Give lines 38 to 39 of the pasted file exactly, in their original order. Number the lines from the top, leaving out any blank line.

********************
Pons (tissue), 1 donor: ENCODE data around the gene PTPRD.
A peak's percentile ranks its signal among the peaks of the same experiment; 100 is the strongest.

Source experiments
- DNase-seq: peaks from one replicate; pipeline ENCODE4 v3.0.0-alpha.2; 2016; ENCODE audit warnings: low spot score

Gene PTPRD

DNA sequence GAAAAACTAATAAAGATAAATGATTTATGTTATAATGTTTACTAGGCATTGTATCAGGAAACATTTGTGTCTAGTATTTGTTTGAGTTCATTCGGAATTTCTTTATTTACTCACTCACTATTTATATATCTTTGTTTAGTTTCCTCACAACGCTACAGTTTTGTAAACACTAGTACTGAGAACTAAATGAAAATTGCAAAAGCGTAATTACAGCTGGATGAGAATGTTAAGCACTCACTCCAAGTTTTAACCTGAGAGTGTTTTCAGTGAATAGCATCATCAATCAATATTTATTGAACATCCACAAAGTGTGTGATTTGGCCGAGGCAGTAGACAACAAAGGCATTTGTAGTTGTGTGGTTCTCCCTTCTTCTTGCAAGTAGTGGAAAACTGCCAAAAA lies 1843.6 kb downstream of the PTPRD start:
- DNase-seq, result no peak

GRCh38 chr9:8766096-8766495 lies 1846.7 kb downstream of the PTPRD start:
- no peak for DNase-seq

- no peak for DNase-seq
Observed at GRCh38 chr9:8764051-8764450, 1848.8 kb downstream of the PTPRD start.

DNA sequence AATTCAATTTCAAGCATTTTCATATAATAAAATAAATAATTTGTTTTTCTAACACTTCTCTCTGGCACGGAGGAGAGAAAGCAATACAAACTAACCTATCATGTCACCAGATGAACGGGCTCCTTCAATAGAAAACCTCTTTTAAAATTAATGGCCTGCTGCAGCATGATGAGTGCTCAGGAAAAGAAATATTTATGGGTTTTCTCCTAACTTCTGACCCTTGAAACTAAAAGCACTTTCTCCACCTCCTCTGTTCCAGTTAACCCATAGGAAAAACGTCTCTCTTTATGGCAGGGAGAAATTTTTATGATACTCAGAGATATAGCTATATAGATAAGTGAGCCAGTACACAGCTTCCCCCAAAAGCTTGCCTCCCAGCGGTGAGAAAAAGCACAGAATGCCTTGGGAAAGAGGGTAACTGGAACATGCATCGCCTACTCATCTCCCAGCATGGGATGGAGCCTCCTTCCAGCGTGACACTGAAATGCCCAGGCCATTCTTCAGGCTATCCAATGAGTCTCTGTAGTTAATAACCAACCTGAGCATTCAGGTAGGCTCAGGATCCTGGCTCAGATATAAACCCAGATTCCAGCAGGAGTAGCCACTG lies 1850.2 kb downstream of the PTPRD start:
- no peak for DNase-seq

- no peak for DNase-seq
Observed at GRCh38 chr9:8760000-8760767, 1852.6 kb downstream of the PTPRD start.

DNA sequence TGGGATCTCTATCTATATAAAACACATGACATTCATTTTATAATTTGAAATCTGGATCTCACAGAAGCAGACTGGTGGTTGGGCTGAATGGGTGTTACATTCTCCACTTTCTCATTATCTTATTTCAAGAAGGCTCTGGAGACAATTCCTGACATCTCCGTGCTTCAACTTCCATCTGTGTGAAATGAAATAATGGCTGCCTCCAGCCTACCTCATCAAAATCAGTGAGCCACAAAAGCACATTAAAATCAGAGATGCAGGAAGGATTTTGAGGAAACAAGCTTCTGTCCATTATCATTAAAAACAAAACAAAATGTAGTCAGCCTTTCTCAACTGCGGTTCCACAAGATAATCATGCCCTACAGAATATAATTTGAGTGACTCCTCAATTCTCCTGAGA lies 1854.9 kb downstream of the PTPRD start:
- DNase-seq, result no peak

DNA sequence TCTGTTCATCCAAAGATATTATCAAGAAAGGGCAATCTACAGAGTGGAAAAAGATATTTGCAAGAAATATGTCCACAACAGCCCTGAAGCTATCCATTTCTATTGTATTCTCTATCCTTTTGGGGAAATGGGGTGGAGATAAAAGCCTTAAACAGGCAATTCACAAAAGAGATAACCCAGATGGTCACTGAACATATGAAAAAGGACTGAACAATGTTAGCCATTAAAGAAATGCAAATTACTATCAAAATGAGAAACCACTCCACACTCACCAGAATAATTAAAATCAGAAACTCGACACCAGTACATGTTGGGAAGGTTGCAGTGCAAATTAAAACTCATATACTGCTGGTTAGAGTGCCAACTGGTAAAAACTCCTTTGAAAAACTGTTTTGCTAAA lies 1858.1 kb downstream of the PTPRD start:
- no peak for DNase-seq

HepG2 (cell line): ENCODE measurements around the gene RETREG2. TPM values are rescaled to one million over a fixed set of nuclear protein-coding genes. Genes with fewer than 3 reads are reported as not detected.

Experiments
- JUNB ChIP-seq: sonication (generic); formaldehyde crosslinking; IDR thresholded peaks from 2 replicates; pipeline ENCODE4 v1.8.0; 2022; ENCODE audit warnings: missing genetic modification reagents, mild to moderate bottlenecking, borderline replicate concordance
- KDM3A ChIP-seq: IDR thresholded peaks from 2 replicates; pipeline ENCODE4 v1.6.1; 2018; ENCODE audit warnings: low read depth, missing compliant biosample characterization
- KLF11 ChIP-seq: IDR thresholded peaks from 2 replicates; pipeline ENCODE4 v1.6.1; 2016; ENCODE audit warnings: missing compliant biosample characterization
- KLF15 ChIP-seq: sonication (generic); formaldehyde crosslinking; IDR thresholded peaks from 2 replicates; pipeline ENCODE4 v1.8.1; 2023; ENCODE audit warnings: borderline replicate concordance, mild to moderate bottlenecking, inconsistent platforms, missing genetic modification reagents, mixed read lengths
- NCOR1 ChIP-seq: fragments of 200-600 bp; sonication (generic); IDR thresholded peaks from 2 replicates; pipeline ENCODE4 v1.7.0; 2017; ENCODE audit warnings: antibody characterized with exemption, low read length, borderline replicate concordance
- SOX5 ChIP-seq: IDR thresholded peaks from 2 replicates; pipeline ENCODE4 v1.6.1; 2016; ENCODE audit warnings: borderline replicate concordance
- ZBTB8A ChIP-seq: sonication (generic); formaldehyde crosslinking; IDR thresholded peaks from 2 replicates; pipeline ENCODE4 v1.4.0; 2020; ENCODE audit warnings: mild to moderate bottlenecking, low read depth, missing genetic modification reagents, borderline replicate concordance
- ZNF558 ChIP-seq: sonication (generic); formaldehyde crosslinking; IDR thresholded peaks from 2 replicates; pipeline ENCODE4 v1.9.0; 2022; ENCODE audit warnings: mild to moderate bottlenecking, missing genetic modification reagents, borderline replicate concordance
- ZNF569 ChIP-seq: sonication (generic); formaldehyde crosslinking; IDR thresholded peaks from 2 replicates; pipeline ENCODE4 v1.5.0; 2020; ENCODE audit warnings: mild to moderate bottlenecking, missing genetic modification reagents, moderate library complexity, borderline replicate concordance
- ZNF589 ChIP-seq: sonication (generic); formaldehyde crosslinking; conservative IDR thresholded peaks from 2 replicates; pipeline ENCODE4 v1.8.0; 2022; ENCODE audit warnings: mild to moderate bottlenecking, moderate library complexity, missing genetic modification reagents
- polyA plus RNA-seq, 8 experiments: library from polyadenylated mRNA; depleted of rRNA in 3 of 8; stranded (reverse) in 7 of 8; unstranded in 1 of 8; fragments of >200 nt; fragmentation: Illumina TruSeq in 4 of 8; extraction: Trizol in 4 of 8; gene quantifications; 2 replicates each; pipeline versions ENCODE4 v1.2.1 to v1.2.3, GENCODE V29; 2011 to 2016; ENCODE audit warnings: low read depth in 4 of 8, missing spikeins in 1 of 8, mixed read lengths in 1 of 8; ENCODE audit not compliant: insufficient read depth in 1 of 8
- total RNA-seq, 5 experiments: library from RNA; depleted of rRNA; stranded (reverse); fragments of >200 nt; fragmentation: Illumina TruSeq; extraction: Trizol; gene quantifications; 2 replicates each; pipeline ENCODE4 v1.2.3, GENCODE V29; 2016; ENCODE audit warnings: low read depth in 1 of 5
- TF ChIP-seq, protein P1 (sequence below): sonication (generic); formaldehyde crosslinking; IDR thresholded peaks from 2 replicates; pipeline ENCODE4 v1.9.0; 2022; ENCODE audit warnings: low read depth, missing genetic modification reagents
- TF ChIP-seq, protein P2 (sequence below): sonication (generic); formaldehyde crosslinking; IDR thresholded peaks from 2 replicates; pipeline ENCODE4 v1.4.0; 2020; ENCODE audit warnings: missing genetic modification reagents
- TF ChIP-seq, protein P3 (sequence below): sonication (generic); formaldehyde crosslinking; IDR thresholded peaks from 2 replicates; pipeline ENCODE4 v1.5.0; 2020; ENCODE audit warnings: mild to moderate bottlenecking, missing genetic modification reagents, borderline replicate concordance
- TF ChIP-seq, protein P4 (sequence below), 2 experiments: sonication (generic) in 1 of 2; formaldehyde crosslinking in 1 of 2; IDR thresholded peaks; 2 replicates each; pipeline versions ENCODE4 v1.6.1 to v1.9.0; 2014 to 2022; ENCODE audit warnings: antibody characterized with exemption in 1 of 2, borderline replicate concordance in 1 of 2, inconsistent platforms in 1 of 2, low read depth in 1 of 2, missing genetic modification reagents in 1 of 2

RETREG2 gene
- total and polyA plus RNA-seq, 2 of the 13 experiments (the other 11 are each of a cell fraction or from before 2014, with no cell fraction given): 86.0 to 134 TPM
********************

RETREG2 gene
- total and polyA plus RNA-seq, 2 of the 13 experiments (the other 11 are each of a cell fraction or from before 2014, with no cell fraction given): 86.0 to 134 TPM